In part one of the Adapt or Die blog series, we discussed companies that failed to move with the times and suffered as a result. You don’t need to be a former CEO of Blockbuster to know that keeping an eye on the future is an essential aspect of both maintaining market share and growing a successful company. South Africa is the ideal breeding ground for innovation too, which is exactly why we need to promote technological advancement. Don’t sit on the cusp of greatness, actively pursue it, improve the lives of your customers and they will reward you with loyalty. Think beyond last year’s tech stack, listen to the changing market, and you will attract the talent that will help you transform your business and get that edge over your competitors.
Success Comes to Those Who Lead
What’s most comforting to know is that where so many others have failed, there are companies who have not only stood the test of time but they have grown, evolved and rolled with the punches. In the face of naysayers, it was the pioneers who took risks and found an opportunity where others found instability. Beyond even early adoption, the real innovators heralded the change that their users and customers so desperately needed and could find nowhere else. Of these innovators just two of the most memorable and exciting are Nintendo and Facebook; possibly because they are rooted in entertainment in some form or another. Let’s take a closer look…
The Nine Lives of Nintendo
We all remember the first Nintendo gaming console, Super Mario Brothers and Donkey Kong right? What you may not know though is that Nintendo started as a small Japanese playing card company. The company which is so deeply rooted in innovative technology today is well over 100 years old! Nintendo’s produced Hanafuda cards, much the same as the standard western 52 card deck. By 1953 Nintendo was the first company to produce plastic playing cards. The company continued to evolve as the family-run business sought to distance the company from the gambling origins of card games to Disney clad playing cards which could be enjoyed by the whole family.
Nintendo Explores New Avenues and Diversifies
Never one to stagnate, Nintendo set up several other experimental businesses with the view to expand the Nintendo empire. Among those companies were a taxi company, a hotel chain, a line of toys and even a food company amongst other things. Whilst the other businesses failed, they continued to successfully make and sell toys. In 1964 Nintendo playing cards reached market saturation and toys became their primary venture.
Nintendo Succeeds in the Toy Industry
By 1966 Nintendo was carving its own (albeit small) path in the toy industry when they began producing electronic toys – a precursor to electronic games. The company expanded rapidly and by 1972 they had created the first commercially available video game console. The rest is all electronic gaming history and forms the most memorable aspects of our childhoods. Nintendo has continued to grow and grace the gaming industry with many firsts while carefully maintaining the balance between innovation and improvement.
You know you had a great childhood if you were able to indulge in the electronic spoils of Nintendo’s gaming systems whilst your teenage lapses in judgement remained as yet undocumented on the internet. Facebook changed all of that though. Launched in February 2004; originally known as ‘The Facebook’, had 1 200 users within the first 24 hours. The steady growth of the social network ensured its use beyond universities and high schools. By 2005 the social network was in use in the UK and around the globe and by 2007 a large portion of South Africans ditched their MySpace accounts in favour of the smoother, cleaner and faster social network.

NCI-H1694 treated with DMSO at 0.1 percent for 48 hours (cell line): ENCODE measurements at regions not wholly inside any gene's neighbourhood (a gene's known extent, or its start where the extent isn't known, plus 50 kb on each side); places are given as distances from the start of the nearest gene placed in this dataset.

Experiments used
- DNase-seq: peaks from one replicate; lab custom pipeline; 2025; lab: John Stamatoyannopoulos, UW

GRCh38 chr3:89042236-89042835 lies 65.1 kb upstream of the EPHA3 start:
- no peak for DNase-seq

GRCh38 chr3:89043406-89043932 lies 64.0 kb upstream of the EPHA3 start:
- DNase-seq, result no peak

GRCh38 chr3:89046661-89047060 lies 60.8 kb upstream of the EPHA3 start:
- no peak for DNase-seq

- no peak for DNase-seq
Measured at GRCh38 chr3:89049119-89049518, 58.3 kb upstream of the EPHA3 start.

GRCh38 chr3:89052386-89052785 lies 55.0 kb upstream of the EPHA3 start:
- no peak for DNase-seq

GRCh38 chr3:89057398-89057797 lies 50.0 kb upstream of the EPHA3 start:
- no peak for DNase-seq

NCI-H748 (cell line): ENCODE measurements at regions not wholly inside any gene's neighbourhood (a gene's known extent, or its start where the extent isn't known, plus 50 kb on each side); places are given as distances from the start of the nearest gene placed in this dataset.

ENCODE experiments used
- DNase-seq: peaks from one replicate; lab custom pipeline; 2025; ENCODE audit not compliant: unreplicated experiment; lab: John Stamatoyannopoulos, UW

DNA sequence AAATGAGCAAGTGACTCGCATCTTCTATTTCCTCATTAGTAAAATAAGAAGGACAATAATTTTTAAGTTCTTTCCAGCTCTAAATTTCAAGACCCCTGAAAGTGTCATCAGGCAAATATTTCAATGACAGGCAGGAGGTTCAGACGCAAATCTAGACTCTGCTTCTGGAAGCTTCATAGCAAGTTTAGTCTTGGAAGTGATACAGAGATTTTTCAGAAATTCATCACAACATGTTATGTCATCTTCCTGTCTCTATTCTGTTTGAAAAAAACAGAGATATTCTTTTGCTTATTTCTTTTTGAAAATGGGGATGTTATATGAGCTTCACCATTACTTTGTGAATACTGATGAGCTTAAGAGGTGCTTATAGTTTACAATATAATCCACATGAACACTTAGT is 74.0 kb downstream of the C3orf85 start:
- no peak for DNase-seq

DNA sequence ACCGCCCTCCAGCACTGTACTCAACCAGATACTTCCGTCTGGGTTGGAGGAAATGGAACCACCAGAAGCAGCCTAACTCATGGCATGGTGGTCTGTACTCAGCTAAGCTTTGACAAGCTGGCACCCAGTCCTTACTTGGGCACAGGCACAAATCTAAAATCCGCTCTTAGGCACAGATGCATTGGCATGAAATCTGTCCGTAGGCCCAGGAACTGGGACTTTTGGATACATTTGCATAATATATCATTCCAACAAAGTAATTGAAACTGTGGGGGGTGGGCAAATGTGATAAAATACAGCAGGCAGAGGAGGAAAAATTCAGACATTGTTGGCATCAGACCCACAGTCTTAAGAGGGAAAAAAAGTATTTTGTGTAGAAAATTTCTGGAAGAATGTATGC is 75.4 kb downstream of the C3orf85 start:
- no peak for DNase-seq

• By late 2007 it had 100 000 business pages
• By the 26th of August 2008, Facebook had over 100 million users across the globe
• By September 2009 Facebook turned a positive cash flow for the first time owing to advertising revenue.
• By February 2011 Facebook was the largest online photo host
The steady growth of Facebook can be attributed to the continued iterations and amendments made to the platform and the algorithm to continually improve the user experience. As with any software, website or even hardware, progression is essential.
Facebook Relies on Whitespace Management
The biggest difference between Facebook and its counterparts comes down to management style. Mark Zuckerberg does not rely on rules, plans or forecasting. The reasoning is simple, why try be smarter than users? He aimed to add, create and do whatever it was that the users needed in order for the social network to flourish without prejudice. Forecasting just isn’t as successful when you are working in a high growth market.
Today Facebook has grown to become bigger than a social network. During this time one of Facebook’s biggest competitors; MySpace, stagnated and failed to react timeously to the needs of the market. Facebook continued to find new ways to be of use to users and as such became a one-stop social network for users far and wide.
So what is it that your company needs in order to grow? Are you agile, are you leading rather than following? In part three of the three-part Adapt or Die blog series, we discuss how to make the changes your company needs in order to be on the vanguard of your industry. A speedy reaction to the needs of the marketplace is essential in order to survive. At e-Merge, we believe that some of the biggest innovation problems can be resolved by hiring the right people. Find out how to prevent stagnation and how to hire for change and innovation in part three of this series.